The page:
Daniel Krawczyk is professor of Behavioral and Brain Sciences and holds the Debbie and Jim Francis Chair in Behavioral and Brain Sciences at The University of Texas at Dallas. He is currently the Deputy Director at the UT Dallas Center for BrainHealth®. He authored the book Reasoning: The Neuroscience of How We Think in 2017, a comprehensive guide to research on human reasoning. His research focuses on understanding reasoning and decision making via methods including behavioral studies and brain stimulation. He has led multiple Department of Defense-funded research studies evaluating thinking and cognitive performance. He currently teaches courses in reasoning at both the undergraduate and graduate levels. He has presented at over one-hundred scientific meetings, the TEDx stage, the Dallas Museum of Art, and is a regular speaker at the Perot Museum’s Social Science evening programs. His work has received media coverage on the NBC’s Today Show, NPR, and various science and technology podcasts. Dr. Krawczyk holds a PhD from the University of California, Los Angeles and was previously a Ruth L. Kirschstein Fellow at the University of California, Berkeley. He is also a faculty member in the Department of Psychiatry at The University of Texas Southwestern Medical Center.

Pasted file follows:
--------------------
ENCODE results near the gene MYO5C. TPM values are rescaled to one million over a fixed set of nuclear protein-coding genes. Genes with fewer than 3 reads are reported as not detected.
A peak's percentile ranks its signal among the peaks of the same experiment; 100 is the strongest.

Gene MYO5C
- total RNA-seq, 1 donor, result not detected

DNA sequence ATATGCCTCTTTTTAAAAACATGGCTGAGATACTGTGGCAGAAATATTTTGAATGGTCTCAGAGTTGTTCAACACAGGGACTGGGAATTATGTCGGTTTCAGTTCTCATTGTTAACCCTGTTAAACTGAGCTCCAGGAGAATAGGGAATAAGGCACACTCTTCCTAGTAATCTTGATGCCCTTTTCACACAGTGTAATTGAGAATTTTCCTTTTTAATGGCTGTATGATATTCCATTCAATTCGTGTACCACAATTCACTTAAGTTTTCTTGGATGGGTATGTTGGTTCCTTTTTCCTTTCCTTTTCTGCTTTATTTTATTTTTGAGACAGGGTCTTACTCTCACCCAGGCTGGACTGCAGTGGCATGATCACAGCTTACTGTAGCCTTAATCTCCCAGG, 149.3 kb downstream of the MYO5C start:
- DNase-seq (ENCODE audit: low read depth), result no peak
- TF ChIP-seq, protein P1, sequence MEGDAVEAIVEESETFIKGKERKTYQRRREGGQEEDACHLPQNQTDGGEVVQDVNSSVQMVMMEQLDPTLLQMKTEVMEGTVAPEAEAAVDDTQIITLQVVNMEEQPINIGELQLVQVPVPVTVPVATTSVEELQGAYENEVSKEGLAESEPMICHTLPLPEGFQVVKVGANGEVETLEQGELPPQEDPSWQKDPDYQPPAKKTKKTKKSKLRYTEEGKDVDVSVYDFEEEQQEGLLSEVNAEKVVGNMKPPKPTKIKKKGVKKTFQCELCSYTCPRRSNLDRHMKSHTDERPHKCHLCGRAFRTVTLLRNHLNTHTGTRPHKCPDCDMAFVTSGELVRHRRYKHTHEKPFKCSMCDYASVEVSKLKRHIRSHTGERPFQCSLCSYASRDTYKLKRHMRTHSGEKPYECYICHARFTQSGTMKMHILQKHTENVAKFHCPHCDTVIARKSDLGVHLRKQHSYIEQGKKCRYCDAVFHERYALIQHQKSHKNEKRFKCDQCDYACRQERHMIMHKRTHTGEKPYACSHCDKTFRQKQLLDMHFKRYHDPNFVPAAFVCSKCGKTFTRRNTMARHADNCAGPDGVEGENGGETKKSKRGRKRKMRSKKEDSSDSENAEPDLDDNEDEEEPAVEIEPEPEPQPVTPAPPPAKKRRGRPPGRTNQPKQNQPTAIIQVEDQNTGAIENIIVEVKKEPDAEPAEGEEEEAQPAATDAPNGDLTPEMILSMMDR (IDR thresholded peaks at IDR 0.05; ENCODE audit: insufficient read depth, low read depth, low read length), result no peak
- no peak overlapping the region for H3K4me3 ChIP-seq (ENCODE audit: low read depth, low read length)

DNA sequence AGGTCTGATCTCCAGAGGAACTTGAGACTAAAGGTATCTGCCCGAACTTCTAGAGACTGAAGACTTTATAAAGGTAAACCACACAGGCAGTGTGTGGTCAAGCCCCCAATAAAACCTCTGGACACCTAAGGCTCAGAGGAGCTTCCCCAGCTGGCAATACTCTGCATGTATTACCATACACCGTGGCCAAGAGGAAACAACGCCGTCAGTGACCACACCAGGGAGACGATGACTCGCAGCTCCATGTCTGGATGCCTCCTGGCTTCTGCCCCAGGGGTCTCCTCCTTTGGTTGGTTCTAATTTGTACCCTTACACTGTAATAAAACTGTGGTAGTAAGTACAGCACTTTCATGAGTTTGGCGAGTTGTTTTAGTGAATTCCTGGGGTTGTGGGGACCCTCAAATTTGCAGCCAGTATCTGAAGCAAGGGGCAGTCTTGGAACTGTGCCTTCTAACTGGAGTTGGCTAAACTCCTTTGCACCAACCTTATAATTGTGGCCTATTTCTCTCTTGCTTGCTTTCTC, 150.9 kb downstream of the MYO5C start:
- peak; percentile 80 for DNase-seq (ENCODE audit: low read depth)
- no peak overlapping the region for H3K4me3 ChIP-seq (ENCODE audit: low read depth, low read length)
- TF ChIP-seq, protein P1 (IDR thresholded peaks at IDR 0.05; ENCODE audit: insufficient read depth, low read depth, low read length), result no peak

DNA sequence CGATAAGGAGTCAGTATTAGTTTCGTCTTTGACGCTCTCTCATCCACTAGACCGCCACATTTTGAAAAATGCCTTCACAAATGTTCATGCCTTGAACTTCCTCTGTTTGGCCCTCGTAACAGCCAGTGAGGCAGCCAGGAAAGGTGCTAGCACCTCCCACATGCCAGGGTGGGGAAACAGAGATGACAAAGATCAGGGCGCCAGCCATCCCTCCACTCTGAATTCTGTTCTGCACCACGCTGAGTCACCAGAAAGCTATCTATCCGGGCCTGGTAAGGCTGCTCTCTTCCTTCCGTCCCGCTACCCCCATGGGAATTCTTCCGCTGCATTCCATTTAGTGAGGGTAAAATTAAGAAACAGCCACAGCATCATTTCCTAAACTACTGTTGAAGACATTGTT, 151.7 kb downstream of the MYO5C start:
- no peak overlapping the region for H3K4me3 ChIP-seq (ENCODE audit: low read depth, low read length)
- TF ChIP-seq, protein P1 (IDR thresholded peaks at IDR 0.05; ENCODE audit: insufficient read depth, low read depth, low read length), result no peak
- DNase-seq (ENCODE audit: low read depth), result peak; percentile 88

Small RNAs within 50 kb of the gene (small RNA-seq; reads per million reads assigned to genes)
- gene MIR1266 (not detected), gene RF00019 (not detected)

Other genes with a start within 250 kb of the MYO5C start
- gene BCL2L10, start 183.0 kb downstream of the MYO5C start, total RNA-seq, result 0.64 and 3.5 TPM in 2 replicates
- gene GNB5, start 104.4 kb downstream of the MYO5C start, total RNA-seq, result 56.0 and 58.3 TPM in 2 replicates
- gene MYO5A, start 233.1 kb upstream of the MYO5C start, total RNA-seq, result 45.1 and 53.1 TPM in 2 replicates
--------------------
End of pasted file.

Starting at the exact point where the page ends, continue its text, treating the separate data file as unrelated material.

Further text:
2003-present Member of Neural Circuits and Brain Imaging Program Group at the Ernest Gallo Clinic and Research Center, UCSF
1999-2003 Member of Frontotemporal Dementia Research Group at the UCLA Department of Neurology (1999-2000) and USC Rancho Los Amigos Rehabilitation Center (2000-2003)
1998-2003 Member of the CogFog memory research group at UCLA.
Biological Psychiatry, Neuroimage, Neuropsychologia, Neuroscience and Biobehavioral Reviews
New research from the Center for BrainHealth at The University of Texas at Dallas reveals that the amygdala may play a larger role in the brain’s ability to recognize faces than previously thought. In a study published in Neuropsychologia, scientists found that the amygdala responded more specifically to faces than the fusiform face area (FFA), part of the brain traditionally known for facial recognition.
The grant, awarded to Dr. Daniel Krawczyk, deputy director of the Center for BrainHealth, will fund research, via a virtual technology platform, to improve cognitive and functional deficits for veterans who have experienced traumatic brain injuries (TBI).